Probiotics still have room to grow in digestives
Ten years ago the word probiotics wasn’t known, and five years ago it was a new word to most Americans. But thanks to the marketing of Activia yogurt by Dannon, which started in 2006, these microorganisms have garnered national attention. After Activia took the dairy market by storm, other foods fortified with probiotics, as well as probiotic supplements, followed suit.
Probiotics are live microorganisms said to be beneficial to gut health and digestion. And Americans are lapping up the information. Sales of probiotic vitamins three years ago were $10.1 million, but in the 52 weeks ended April 16, sales rose 24.8% to $46.9 million in the United States, according to Nielsen.
“People are becoming more and more interested in actively managing their health,” said Scott Popham, director of external relations for Procter & Gamble, whose product Align is one of the category leaders.
P&G launched Align in 2009, and the company has relied on the science behind its brand. According to Popham, “We hang our hat on the data behind our products, and we always make sure we have the highest standards of safety. And we have 10 years of research behind our product. So I think that’s really where we differentiate ourselves — through our science.”
The latest company to enter the probiotic market is Schiff Nutrition International, which recently purchased the rights to the OTC probiotic supplement brands Sustenex and Digestive Advantage from Ganeden Biotech.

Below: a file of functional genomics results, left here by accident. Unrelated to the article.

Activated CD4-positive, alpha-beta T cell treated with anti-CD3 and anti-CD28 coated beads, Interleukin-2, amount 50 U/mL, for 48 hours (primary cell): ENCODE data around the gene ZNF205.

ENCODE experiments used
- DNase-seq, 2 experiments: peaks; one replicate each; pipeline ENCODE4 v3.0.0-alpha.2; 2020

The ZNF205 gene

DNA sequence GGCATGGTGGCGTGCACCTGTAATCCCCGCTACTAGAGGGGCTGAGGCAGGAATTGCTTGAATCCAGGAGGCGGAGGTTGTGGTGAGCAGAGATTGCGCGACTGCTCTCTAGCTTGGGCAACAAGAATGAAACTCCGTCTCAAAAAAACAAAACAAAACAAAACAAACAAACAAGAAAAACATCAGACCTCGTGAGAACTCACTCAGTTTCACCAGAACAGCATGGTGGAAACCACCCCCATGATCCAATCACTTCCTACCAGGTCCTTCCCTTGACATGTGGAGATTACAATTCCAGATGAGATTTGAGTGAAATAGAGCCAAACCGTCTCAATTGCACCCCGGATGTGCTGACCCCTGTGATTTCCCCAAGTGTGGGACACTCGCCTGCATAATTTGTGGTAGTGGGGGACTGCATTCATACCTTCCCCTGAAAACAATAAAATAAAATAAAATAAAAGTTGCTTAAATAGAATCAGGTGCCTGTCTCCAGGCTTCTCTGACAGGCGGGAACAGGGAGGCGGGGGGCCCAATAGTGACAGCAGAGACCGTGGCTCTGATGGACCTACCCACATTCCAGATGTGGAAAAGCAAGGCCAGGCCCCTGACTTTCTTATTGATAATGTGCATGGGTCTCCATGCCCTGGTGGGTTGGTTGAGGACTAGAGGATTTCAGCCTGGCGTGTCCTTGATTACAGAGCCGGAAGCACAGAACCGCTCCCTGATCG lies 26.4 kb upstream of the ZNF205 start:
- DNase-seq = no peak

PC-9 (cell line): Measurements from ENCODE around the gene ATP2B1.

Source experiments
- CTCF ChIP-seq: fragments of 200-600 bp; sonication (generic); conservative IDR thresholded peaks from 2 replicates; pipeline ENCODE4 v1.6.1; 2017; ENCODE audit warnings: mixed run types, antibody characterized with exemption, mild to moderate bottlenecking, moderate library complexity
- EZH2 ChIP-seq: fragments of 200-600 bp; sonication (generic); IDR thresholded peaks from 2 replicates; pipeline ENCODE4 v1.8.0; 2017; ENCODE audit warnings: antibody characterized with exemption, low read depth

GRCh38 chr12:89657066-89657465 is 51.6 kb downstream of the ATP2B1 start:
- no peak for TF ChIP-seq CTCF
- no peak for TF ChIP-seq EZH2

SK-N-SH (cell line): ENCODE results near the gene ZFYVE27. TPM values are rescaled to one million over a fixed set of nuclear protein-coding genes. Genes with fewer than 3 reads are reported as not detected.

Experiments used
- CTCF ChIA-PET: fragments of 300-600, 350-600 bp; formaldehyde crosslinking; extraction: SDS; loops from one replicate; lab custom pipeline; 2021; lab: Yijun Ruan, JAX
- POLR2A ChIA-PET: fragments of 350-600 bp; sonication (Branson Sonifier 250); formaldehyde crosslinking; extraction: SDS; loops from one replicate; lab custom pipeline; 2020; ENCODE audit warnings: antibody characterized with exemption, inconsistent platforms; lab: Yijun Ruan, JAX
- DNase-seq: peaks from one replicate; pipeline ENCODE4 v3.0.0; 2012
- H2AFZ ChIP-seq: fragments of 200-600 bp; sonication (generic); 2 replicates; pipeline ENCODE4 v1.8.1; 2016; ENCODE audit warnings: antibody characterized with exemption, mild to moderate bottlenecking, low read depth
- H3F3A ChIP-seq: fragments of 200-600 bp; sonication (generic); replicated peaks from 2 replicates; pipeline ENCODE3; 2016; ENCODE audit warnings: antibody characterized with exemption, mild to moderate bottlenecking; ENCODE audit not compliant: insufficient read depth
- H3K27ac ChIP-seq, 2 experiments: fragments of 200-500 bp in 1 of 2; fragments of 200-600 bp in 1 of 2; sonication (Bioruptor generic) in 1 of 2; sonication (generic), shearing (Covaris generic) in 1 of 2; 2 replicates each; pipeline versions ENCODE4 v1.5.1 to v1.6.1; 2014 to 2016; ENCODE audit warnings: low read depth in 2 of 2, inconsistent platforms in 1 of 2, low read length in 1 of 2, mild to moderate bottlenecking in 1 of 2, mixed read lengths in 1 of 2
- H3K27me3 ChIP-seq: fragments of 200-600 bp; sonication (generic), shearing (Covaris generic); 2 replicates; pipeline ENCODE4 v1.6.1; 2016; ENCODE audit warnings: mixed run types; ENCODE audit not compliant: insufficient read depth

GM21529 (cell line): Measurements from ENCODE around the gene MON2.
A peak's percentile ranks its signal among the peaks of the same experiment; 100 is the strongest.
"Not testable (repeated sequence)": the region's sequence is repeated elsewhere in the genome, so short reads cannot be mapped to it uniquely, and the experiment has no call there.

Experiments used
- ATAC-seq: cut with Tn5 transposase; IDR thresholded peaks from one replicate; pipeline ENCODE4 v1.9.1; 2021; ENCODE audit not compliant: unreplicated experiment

Both of these products contain the proprietary GanedenBC30 (BC30, Bacillus coagulans GBI-30, 6086) probiotic technology. “Our focus is to deliver shareholder value by building premium brands and leading innovation,” said Tarang Amin, president and CEO of Schiff Nutrition. “By acquiring the rights to the leading probiotics technology, we have entered a new, rapidly expanding category that creates accretive growth opportunities.”
He added: “We believe BC30 has many inherent physical properties that make it superior to other traditional probiotic organisms. We intend to leverage this enviable technology and grow the Sustenex and Digestive Advantage lines. In addition, we plan to capitalize on Schiff’s brand-marketing know-how, provide incremental marketing investment and use our well-established customer relationships to increase distribution.”
Home safety drives first aid sales
NEW YORK — Children are hurt more from falls in the home than any other kind of home accident; falls cause more than 3 million childhood injuries every year, according to the Home Safety Council. That was one driver behind the growth in first aid accessories in the summer months — for the 12 weeks ended May 15, sales of overall accessories were up 3.4% to $257.7 million across food, drug and mass (excluding Walmart), according to SymphonyIRI Group. Sales of first aid kits across that period were up 15.4% to $5.4 million.
Precise heats up analgesics
NEW YORK — McNeil Consumer Healthcare’s foray into heat patches has proven a success. Tylenol Precise is the No. 2 brand across heat and ice packs, falling in behind Pfizer’s ThermaCare. Within its first year on the shelf, Tylenol Precise has generated $6.1 million in sales for the 52 weeks ended April 17, according to SymphonyIRI Group data across food, drug and mass (excluding Walmart).
The Tylenol Precise patches retail for around $7.99.